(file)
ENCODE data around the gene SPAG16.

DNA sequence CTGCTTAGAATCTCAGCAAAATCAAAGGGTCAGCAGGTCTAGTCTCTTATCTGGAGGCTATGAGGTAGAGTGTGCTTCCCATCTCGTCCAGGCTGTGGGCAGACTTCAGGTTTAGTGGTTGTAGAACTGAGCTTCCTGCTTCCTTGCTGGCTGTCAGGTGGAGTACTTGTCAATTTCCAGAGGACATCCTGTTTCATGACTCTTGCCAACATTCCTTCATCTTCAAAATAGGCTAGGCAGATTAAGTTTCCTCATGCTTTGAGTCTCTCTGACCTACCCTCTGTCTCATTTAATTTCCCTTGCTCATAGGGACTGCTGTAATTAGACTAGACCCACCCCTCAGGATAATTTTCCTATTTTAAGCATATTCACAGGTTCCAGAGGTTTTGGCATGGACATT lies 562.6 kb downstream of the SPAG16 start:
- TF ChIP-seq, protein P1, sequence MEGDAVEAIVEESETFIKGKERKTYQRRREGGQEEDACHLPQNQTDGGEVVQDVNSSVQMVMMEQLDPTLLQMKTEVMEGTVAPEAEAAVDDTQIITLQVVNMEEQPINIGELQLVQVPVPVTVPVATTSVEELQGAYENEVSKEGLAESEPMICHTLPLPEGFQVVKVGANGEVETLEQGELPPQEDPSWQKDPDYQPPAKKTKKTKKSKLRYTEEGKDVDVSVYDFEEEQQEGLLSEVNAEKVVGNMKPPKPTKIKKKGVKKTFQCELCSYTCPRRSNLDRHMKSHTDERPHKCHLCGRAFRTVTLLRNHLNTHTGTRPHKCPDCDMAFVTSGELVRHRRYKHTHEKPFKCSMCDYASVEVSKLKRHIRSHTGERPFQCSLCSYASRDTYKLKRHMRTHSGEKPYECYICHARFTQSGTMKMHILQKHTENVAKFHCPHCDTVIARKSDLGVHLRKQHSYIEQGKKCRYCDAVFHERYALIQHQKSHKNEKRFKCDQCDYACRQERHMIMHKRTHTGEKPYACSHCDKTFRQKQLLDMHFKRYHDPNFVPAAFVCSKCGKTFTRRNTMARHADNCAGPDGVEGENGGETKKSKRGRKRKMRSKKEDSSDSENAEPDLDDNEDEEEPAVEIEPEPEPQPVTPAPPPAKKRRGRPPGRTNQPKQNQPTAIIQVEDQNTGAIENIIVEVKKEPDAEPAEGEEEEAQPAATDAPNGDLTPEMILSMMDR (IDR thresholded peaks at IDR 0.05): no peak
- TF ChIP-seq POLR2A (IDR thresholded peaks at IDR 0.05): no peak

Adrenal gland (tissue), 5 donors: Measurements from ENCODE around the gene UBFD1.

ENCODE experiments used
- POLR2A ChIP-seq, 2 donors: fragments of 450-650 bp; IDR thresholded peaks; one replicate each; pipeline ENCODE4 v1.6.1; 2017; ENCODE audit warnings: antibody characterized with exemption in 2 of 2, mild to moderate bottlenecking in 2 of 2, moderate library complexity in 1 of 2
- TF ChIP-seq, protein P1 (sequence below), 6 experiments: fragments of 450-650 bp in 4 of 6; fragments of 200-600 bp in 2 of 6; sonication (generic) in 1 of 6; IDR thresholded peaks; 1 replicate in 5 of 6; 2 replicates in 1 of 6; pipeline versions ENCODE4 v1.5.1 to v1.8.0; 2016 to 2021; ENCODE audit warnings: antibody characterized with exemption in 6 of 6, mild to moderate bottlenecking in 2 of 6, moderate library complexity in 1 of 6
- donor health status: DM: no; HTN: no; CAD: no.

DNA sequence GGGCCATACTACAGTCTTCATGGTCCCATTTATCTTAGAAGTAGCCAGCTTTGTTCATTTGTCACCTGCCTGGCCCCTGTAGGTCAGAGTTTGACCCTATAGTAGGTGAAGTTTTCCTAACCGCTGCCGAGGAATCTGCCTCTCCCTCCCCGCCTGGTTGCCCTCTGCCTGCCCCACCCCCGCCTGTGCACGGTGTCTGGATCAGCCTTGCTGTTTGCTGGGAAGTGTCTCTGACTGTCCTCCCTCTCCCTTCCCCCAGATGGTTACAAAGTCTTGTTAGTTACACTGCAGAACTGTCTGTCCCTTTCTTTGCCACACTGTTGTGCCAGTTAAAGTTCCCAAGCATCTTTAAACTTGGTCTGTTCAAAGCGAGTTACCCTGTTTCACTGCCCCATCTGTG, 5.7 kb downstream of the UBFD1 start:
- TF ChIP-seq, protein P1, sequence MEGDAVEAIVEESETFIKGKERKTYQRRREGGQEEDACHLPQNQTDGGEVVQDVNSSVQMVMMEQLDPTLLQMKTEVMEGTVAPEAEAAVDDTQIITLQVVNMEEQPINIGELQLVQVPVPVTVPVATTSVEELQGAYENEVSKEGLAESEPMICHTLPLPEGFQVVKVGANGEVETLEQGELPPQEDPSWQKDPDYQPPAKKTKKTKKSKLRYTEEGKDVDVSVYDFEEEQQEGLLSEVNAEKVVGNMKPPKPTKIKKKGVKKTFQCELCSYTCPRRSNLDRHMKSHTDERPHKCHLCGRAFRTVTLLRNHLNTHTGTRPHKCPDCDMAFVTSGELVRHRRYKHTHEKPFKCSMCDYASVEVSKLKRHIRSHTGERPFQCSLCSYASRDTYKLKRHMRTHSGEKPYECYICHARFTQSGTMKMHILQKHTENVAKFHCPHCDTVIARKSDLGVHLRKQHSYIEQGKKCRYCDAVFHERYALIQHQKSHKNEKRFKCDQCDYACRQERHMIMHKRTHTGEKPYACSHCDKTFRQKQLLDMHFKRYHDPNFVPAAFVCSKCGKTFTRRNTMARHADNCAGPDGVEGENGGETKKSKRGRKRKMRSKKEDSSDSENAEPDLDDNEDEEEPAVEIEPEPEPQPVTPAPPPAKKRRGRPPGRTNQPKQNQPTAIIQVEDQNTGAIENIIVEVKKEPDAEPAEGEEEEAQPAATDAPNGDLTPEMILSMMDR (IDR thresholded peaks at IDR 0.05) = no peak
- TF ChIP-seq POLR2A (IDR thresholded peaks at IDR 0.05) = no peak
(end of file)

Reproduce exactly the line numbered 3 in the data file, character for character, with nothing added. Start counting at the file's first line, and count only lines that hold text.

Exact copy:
- TF ChIP-seq, protein P1, sequence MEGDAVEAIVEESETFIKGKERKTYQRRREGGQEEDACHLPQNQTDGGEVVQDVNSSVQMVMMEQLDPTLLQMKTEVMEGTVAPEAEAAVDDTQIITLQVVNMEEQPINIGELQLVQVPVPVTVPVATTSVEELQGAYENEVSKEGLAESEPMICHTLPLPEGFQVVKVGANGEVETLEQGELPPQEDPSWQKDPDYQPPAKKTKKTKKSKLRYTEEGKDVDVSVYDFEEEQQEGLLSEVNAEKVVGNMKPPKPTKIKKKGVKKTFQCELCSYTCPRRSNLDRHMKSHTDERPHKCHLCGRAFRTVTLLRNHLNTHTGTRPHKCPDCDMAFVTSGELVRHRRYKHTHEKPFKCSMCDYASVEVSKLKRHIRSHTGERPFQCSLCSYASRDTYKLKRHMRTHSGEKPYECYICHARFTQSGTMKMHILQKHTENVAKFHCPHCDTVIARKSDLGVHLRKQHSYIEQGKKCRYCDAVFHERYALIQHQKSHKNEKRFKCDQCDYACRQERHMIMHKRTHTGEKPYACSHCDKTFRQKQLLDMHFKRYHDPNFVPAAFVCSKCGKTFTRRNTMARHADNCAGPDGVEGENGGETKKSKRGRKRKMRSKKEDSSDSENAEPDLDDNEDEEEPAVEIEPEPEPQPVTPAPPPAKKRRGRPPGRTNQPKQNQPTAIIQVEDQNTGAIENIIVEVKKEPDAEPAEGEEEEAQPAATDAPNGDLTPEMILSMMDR (IDR thresholded peaks at IDR 0.05): no peak